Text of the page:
Because a hypothesis needs to be worth investigating, we must prioritize. Just because a hypothesis meets the criteria above doesn't mean it is suitable for investigation. Other aspects to consider when creating and prioritizing hypotheses include:
- Make sure we don't have more hypotheses than we need to investigate the issue, as this would be an inefficient use of time.
- Conversely, make sure we don't have gaps in our investigation that aren't covered by a relevant hypothesis, as this will undermine your recommendations.
Note: Avoid creating hypotheses that require unavailable data.
|4. Gather and Analyze Data|
Drawing the right conclusions depends on the quality of collected data and its synthesis into accurate findings. To do this we need a structured approach for data gathering. Once we collate the data we need to check its accuracy and whether it conflicts with other data points.
In the planning stage, we should consider creating a data-gathering matrix to help understand how best to collect data and correlate it with hypotheses we are investigating.
|5. Establish Findings||Findings are statements about the situation we are investigating supported by multiple data points. They form the basis for appropriate conclusions.|
|6. Develop Conclusions|
This is a very important step. If our findings demonstrate what we have discovered about the challenges, the conclusions need to answer the “so what?” question. Conclusions should provide insight into the root cause of the problems. Good conclusions:
- Make inferences from several findings to provide insight and a fresh perspective.
- Are a logical deduction from the findings.
- Are the only possible conclusion we can draw from the data (if we conclude that the problem could be caused by either X or Y, we need to gather more data to determine which one it is).
|7. Make Recommendations||The wording of recommendations is very important; they must be emphatic, specific, relevant and practical. They must be action based (e.g., “Integrate X with Z”) and aligned to appropriate outcomes.|
|8. Create Roadmap and Define KPIs|
Lastly, we must prioritize and sequence the recommendations. Common practice is to focus on the highest impact items, but I favor the “low-hanging fruit” approach. It is imperative to have incremental (often small) successes that show value and build trust.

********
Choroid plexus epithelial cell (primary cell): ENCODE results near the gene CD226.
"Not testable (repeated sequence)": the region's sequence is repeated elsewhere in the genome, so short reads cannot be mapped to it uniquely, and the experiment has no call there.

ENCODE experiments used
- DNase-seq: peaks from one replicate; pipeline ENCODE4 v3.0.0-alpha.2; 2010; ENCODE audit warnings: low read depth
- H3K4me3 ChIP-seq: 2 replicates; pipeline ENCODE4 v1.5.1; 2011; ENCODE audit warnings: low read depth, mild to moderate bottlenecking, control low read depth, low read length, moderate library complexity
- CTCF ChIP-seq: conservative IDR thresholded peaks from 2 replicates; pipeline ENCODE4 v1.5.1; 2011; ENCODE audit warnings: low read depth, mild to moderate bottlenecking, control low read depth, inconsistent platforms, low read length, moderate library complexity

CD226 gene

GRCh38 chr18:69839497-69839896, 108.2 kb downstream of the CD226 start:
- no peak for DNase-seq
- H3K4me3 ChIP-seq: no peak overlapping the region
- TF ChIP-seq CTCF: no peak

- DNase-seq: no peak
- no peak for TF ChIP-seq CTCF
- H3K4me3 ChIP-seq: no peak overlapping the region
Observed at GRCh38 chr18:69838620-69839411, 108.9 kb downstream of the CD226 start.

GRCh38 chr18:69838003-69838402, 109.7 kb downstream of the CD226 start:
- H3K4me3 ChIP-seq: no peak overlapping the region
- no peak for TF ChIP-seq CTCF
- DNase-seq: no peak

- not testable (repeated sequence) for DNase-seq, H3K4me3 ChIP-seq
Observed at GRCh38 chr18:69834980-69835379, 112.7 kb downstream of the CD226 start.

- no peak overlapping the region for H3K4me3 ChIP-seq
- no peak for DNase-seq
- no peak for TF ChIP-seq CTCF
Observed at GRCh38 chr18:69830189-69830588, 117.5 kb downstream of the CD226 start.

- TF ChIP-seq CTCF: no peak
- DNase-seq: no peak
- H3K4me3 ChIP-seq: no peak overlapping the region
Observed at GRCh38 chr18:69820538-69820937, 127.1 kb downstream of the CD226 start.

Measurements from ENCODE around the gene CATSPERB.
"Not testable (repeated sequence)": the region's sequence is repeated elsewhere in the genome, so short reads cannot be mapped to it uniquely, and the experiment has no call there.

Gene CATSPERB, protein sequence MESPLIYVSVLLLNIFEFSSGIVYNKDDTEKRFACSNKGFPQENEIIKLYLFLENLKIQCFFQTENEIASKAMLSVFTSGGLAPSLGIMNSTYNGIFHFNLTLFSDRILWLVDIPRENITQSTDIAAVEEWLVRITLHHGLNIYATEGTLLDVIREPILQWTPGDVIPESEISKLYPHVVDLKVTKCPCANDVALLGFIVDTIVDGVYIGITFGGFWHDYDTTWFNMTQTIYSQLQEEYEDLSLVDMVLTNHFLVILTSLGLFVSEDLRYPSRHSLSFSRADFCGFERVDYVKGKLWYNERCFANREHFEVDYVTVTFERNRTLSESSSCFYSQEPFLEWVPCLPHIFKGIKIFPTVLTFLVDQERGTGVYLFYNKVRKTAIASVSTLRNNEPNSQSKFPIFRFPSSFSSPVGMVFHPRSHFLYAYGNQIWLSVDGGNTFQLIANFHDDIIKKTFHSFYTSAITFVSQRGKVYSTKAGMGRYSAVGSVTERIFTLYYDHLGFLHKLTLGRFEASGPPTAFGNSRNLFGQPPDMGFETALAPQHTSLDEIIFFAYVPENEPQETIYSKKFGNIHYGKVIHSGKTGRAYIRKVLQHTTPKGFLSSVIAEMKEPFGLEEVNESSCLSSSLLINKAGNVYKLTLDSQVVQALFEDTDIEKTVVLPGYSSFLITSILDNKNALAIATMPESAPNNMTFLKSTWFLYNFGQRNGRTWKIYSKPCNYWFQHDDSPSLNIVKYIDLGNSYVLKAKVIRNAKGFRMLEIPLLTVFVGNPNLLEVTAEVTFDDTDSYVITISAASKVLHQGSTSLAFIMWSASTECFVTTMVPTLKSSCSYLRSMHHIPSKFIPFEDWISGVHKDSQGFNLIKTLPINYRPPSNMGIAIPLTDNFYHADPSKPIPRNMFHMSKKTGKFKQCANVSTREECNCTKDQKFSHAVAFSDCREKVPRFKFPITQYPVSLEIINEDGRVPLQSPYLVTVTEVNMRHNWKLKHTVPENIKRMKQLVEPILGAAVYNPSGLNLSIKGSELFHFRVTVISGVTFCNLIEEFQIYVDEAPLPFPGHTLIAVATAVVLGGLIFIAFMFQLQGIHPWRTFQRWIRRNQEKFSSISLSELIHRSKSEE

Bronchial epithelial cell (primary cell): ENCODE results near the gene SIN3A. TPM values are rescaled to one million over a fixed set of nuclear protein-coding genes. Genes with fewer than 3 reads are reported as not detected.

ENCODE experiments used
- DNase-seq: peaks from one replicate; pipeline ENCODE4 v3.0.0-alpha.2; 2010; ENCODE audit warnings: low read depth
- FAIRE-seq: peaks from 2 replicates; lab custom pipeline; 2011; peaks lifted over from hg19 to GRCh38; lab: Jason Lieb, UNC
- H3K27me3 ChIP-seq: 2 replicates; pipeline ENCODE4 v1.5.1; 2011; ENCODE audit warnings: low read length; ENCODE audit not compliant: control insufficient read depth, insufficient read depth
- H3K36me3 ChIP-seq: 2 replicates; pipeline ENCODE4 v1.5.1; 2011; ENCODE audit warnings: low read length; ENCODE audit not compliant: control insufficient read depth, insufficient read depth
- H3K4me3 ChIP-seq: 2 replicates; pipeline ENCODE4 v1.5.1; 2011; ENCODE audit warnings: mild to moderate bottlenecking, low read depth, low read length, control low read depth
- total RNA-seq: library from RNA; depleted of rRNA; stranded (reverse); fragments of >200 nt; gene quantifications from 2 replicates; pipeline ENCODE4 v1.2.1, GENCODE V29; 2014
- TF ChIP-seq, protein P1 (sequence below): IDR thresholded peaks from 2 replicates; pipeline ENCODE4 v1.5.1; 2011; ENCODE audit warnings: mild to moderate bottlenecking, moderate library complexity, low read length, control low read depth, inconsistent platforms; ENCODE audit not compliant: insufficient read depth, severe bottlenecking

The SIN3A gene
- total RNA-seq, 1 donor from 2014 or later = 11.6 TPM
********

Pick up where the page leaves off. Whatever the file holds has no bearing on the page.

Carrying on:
One way to do this is to plot our recommendations on a chart with Priority on one axis and Effort on the other. This allows us to factor in the fact that some tasks are easier than others.
Anything that is High Priority and Low Effort is a candidate for a quick win. Low Priority and High Effort activity should be put aside in the short term to prevent it from distracting us. High Priority and High Effort items are likely to need senior executive sponsorship and proper commitment at all levels to be successful, so they may spawn prerequisite activity before progress can be made. Low Priority and Low Effort should be considered for a “back log” or “parking lot” - if some value can be fit into a delivery cycle without affecting the higher priority investments, do it.
Considering prerequisites gives us another perspective to apply to the logical sequencing of our plan.
Upon defining our problems, desired outcomes, solutions and roadmap, we can invest in the PPM initiatives that give us the greatest impact, and operationally track KPIs while reporting on maturity. As described in the PPM Focus diagram, we reviewed how to gain the greatest volume of liquid by identifying and prioritizing problems and sequencing the appropriate levers at the right time per our roadmap.
For readers interested in similar content, check out my . I encourage you to participate in the best-in-class site, where we have access to our peers, events and support. You can also reach out to CA Services for individualized business outcome references and analysis. Feel free to post in the comments section of this blog or contact me directly via email and @PPMWarrior.